The ubiquitous electronic connection is a frequently discussed issue in the contemporary world. It goes without saying that rapid technological development increases productivity in modern society as well as the speed of life. At the same time, the ubiquitous electronic connection creates a number of negative impacts on the people, workplaces, and relationships.
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Ethical issues arising with the advent of the age of ubiquitous electronic connection
One of the biggest issues brought out by the ubiquitous electronic connection is the problem of privacy. In the contemporary world, the majority of individuals own mobile devices that connect with the Internet and have the capacity to spread private information about their users and make it accessible to everyone. For example, a mobile application called Viber tends to synchronize with people’s Google Plus accounts, which possess the information about people’s locations, so speaking to someone on Viber one may involuntarily inform other users about their location. Being tracked constantly by other people is a rather unpleasant experience that occurred along with the development of ubiquitous computing.
Issues arising with a turned on and tuned in the workforce
Constant connectivity at the workplace has occurred around 2004-2006. Initially, it was extremely helpful because it provided an additional way of communication for the professionals. Emails and messengers started to be widely used by business organizations and offices. As social networks appeared constant connectivity of the contemporary society turned into a big problem. A large number of workplaces suffered the reduction of productivity due to the constant distraction of the employees at the offices. People’s dependence on social networks, news portals, and online communication slowed down their working process. The managers addressed this issue, introducing policies designed to limit the use of social networks at the workplace. Besides, heavy use of the internet created more stress for society members. Today, most of us cannot last a day without checking emails or logging on to various social networks.
Articles dealing with ethics and social media
The first article is “The Ethical Challenges of Social Media,” it explores the challenges presented by social media in such aspects as integrity and recruitment at the workplace. The employees’ use of social networks on behalf of a company can undermine the reputation of the organization and hurt corporate ethics. As for recruitment practices, many organizations are known for monitoring the candidates online, which leads to an invasion of people’s personal lives (The Ethical Challenges of Social Media, 2011).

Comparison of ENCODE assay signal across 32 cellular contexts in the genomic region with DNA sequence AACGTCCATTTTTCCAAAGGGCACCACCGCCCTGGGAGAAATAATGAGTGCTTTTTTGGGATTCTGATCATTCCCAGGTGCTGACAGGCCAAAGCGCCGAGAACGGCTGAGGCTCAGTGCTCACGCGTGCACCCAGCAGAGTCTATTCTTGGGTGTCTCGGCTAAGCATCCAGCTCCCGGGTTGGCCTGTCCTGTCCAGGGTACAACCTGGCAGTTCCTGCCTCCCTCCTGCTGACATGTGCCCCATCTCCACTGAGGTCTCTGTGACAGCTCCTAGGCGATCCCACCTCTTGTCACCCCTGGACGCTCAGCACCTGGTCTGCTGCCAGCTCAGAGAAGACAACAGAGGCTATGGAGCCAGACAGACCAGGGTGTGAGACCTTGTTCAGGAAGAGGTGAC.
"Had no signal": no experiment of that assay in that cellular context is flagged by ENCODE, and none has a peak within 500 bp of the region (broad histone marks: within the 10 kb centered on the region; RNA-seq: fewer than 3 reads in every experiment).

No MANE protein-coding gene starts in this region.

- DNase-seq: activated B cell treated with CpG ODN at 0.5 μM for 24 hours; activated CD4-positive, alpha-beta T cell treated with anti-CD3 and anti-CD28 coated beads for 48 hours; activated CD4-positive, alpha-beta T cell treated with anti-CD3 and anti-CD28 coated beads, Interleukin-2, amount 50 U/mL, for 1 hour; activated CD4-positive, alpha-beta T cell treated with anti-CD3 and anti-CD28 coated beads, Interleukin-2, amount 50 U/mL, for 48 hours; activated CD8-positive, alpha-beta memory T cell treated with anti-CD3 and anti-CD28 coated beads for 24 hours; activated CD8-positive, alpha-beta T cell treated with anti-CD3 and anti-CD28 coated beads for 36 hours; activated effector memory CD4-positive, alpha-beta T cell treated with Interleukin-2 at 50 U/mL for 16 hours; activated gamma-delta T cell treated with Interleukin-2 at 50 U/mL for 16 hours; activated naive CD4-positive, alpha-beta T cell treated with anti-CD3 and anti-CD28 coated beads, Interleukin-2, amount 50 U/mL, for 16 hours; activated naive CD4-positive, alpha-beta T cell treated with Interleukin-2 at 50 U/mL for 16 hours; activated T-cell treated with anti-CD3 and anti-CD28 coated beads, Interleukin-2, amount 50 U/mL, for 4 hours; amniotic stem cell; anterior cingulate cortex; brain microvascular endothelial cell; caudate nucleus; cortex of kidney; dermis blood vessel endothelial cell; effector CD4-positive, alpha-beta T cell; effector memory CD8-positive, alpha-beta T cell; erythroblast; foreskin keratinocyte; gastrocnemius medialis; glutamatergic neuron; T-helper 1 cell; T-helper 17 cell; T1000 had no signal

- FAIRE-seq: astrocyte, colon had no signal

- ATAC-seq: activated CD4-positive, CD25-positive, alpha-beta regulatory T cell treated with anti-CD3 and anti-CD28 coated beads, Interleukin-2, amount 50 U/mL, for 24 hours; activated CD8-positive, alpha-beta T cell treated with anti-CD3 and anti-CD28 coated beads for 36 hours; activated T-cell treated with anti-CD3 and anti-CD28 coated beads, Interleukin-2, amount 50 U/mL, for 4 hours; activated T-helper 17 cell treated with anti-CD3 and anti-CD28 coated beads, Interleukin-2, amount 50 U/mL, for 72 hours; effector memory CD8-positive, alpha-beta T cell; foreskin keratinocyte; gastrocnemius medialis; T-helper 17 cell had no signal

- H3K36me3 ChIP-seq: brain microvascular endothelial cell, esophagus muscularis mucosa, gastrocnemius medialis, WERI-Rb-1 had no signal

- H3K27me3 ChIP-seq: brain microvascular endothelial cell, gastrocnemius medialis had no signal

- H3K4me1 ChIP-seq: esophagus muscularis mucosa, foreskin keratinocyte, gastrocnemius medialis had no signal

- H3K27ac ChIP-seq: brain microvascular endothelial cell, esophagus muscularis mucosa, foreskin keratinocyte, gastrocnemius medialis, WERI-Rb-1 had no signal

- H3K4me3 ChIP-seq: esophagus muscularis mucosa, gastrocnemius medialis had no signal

The second article is “Privacy in Ubiquitous Computing” by Langheinrich. This paper views privacy and security as equal issues. In other words, endangering people’s privacy, the producers of applications and devices also put their customers in danger, as their security weakens when their personal information and content becomes accessible to strangers (Langhenrich, 2009).
The last article is “Location privacy in ubiquitous computing” by Beresford. The author notes that location awareness in digital devices has become popular only recently as this information is highly useful for pervasive computing due to its capacity to provide heavier automation (Beresford, 2005). This way, human interaction with computers is made deeper and more aggressive.
In conclusion, the ubiquitous electronic connection is both the blessing and the curse of the contemporary world. The advanced technologies have made our lives so much easier than it becomes hard to live without them, which gives the technologies a chance to benefit from the heavy use of mobile devices by modern people.
Beresford, A. R. (2005). Location privacy in ubiquitous computing. Technical Report, 612, 8-127.
Langhenrich, M. (2009). Privacy in Ubiquitous Computing. Web.
The Ethical Challenges of Social Media. (2011). Business Ethics Briefing, 22, 1-4.